Counter Operations

Dear Management Doctor:

I have enjoyed your webinars because of the great solutions they have offered.

Our City will have substantial staffing reductions in about three weeks. We are already contemplating reducing our counter hours. At this point, I am asking if you know any cities that have implemented counter operations that employ individuals who are “cross-trained” to handle more than just one department/division functions (simple routine stuff)?

I don’t want to reinvent the wheel if I can look to others who have implemented successful solutions.

Artashes "Art" Bashmakian

Dear Art,

We have always thought that joint intake and counter is a good idea but many communities resist. However, given the economy and staff cut-backs, many are now using it. A number of our current or more recent contracts are good examples including: Maricopa, Arizona; Markham, Ontario; Calgary, Alberta; and McKinney, Texas. I am certain our emailers will add to this list.

I assume we are talking about Building, Engineering, and Planning applications. Although we have seen a few that also include Fire. Some cross-training will be necessary along with good forms, checklists, and handouts. Then for complex intake, it is useful to have other technical staff available as back-up.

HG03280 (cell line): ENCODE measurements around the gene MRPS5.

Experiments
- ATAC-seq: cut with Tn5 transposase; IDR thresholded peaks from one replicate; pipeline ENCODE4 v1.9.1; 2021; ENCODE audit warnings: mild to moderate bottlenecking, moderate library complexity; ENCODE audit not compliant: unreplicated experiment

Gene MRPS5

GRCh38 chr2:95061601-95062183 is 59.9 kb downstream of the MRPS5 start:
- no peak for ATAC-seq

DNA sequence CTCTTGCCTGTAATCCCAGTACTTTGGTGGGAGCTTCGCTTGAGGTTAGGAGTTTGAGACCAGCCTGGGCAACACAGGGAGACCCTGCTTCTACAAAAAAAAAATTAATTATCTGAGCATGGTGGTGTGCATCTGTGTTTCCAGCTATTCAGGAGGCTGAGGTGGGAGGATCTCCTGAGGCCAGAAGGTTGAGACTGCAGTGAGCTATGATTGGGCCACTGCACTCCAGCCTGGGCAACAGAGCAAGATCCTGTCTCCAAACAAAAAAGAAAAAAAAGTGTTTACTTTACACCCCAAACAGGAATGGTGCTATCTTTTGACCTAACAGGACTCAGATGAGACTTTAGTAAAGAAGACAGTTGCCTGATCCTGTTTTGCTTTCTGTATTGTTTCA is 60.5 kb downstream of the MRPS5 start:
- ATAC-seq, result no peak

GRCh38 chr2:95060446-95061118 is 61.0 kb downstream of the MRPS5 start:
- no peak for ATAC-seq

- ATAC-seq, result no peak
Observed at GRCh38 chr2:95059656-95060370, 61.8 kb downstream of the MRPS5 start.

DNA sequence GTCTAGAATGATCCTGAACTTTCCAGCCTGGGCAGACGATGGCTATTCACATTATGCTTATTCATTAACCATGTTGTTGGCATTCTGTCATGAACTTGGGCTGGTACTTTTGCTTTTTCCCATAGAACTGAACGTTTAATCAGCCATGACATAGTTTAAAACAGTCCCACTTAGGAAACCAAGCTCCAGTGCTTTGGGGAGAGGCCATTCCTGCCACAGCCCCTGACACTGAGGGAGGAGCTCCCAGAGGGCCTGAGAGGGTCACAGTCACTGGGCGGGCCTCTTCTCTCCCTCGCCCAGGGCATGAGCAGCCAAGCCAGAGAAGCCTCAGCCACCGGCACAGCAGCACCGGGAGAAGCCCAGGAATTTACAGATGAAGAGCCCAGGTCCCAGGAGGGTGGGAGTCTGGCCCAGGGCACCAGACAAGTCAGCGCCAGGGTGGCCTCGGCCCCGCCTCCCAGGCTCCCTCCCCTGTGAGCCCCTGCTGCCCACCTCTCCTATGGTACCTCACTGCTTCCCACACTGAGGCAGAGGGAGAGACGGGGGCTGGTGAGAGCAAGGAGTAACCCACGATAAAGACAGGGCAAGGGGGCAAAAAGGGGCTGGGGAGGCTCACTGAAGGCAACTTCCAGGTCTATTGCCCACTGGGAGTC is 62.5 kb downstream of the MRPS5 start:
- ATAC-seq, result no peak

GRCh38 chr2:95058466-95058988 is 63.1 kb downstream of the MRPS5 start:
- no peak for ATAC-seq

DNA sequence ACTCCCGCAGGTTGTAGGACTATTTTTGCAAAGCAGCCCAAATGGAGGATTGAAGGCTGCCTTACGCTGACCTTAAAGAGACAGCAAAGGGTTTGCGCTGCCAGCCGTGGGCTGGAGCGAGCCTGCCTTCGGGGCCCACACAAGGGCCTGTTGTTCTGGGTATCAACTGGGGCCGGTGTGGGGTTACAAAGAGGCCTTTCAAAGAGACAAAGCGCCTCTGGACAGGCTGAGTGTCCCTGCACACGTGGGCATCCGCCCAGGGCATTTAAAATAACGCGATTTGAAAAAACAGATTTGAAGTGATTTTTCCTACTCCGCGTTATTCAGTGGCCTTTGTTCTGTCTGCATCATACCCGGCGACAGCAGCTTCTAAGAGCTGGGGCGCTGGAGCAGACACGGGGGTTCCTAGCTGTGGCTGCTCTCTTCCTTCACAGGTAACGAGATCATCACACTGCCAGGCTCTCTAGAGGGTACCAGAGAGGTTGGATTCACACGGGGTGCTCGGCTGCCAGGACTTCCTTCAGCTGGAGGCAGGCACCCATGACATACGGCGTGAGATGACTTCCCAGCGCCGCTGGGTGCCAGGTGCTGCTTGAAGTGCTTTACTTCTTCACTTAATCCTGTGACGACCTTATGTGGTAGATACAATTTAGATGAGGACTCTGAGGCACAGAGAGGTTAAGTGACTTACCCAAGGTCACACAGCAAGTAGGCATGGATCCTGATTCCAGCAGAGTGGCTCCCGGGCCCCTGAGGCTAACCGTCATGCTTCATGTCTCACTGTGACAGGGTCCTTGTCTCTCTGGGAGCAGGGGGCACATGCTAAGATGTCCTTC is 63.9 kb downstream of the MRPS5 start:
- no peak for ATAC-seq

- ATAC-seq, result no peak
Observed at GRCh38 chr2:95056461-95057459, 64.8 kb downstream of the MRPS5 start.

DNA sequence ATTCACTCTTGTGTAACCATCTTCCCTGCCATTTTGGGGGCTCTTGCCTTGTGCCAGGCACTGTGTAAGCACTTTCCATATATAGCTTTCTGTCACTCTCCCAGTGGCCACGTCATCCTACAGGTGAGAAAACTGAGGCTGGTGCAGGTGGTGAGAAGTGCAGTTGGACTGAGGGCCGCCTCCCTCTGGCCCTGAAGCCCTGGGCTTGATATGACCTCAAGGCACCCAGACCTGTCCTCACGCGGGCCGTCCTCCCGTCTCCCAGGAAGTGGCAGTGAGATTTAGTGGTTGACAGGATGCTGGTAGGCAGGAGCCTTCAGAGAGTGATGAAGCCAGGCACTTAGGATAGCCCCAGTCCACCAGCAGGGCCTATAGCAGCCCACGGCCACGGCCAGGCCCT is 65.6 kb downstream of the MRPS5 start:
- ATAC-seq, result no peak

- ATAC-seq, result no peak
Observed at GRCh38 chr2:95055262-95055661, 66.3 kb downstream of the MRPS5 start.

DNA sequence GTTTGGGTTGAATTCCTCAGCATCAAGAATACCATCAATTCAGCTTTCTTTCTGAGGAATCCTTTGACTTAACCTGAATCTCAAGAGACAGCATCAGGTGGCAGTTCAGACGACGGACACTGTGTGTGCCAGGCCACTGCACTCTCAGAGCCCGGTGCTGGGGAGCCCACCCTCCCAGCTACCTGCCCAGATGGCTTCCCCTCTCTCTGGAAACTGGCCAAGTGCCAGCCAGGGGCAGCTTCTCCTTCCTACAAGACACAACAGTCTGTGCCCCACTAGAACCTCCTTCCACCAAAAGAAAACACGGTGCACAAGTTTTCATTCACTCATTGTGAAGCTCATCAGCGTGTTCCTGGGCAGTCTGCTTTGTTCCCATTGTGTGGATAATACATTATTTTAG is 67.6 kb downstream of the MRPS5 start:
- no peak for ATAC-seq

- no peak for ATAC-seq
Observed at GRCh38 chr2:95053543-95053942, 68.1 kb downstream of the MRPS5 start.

Let me know how it goes,

The Management Doctor

Reader Responses

In addition to the Management Doctor’s responses, a few other things to consider if you are redesigning customer service at the permit counter.  First and foremost is thinking about service from the customer’s perspective.  Would they prefer a centralized permitting center or decentralized?  Likely the former, but if you don’t know ask them.  If you are going to survey your customers take the time to get deeper than “are we providing good customer service”.  A question like, “how can we help your business” will likely be more responsive to the information you are looking for.  For a longer term improvement project you might want to consider pulling together a customer advisory committee that can serve as a touch stone during the project.

Any change in a multi-department environment will be difficult at best.  Strong executive sponsorship and some form of decision/governance structure will likely be needed for a successful project.

Changing to a consolidated permit center will have benefits beyond customer service and possible staff savings.  Specifically centralizing this part of the development services operation will be very helpful as you begin to look at expanding into online permitting services.  In other words it is unlikely that one would stand up separate permitting portals for each department within a city.  A centralized permitting counter will likely make an online permitting implementation easier than implementing for a decentralized structure.